We moved to Camden because of the unique attributes of the town: its harbor, library, opera house and mountain – my role on the Select Board is that of a steward: Preserve the tradition while preparing for the future.

    How do you see Camden positioned in the larger regional Midcoast economy?

    Camden can be a driving force, a leader in our regional economy: We have a fantastic school system that attracts families with remote jobs – as we have seen during the pandemic; the Opera House and the Library are cultural landmarks where critical thinking happens around most important domestic and international issues.

    I have met a lot of business owners who are driven, are looking forward to having a larger footprint. Our geographic position between Belfast, Lincolnville to the North and Rockport and Rockland to the south, puts us quite literally at the center of the economic activities.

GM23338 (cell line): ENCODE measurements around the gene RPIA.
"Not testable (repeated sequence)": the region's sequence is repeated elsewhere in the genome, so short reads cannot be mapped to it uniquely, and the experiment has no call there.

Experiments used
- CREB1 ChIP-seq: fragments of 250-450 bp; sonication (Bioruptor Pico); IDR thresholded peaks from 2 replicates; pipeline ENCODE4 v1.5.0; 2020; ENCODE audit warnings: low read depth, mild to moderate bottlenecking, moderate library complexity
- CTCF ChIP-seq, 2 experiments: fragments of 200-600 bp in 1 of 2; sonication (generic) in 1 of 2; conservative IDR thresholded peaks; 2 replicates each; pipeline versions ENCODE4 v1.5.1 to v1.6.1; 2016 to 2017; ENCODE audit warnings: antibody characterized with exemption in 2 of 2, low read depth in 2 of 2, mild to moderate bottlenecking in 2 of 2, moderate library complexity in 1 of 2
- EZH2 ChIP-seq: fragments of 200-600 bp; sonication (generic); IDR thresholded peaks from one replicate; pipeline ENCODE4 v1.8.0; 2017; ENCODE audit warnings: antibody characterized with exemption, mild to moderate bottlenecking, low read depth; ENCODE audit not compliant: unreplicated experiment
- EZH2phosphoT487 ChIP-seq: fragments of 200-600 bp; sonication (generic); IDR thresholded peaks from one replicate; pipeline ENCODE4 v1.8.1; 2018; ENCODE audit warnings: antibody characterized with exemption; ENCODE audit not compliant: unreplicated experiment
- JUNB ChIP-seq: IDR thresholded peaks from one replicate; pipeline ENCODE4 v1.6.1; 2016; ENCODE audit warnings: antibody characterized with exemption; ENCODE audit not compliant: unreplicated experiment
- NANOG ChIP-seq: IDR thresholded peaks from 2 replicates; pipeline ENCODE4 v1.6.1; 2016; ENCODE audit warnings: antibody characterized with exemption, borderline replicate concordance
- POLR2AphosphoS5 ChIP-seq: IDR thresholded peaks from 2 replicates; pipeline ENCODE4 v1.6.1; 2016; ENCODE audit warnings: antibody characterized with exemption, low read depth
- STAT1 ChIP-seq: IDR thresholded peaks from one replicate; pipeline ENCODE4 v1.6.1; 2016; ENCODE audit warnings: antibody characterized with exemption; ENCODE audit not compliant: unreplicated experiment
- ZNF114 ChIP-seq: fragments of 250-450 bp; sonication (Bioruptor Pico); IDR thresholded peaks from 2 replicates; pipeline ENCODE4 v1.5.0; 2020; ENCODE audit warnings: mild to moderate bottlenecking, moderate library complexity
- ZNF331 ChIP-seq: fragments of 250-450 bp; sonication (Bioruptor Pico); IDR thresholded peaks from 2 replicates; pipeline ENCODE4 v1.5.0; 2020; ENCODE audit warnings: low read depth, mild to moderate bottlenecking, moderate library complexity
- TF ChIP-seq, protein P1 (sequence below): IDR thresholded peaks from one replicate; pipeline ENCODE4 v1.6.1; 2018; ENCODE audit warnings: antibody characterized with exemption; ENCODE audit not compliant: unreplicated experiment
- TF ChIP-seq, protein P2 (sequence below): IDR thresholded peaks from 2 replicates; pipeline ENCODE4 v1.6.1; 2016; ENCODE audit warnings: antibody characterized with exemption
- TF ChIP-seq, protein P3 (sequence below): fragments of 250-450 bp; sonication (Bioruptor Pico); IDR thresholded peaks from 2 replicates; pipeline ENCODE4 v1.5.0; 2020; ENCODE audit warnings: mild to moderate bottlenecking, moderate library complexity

Camden shines internationally thanks to pioneer entrepreneurs at CIFF and the Camden Conference. We are on the international map and can bring all the neighboring town with us. 

    Rockland is going through a revitalization of its own, with young, innovative town government.

    Everyone I have spoken with has expressed the desire to work together.  In some cases, Camden will take the lead (CIFF for example is an incredible model of festival that tries out different formats, almost on an annual basis and has made those partnerships work), and in other case, we’ll let another town lead: There are great lessons to learn from Belfast’s harbor.

    As internet access increases, so will opportunities that all of us in the midcoast can benefit from without losing our identity, heritage and culture.

    Camden has a lack of workforce housing, as articulated by the current Select Board. Do you agree, and if so, what would you do to help improve the housing shortage?

    First, I support proposition #5 on the ballot to register un-hosted short-term rentals. We can’t change what we can’t measure, and we must measure the change we want to make.

    This proposition is a great step forward to start understanding the impact of such short-term rentals on the availability of workforce housing.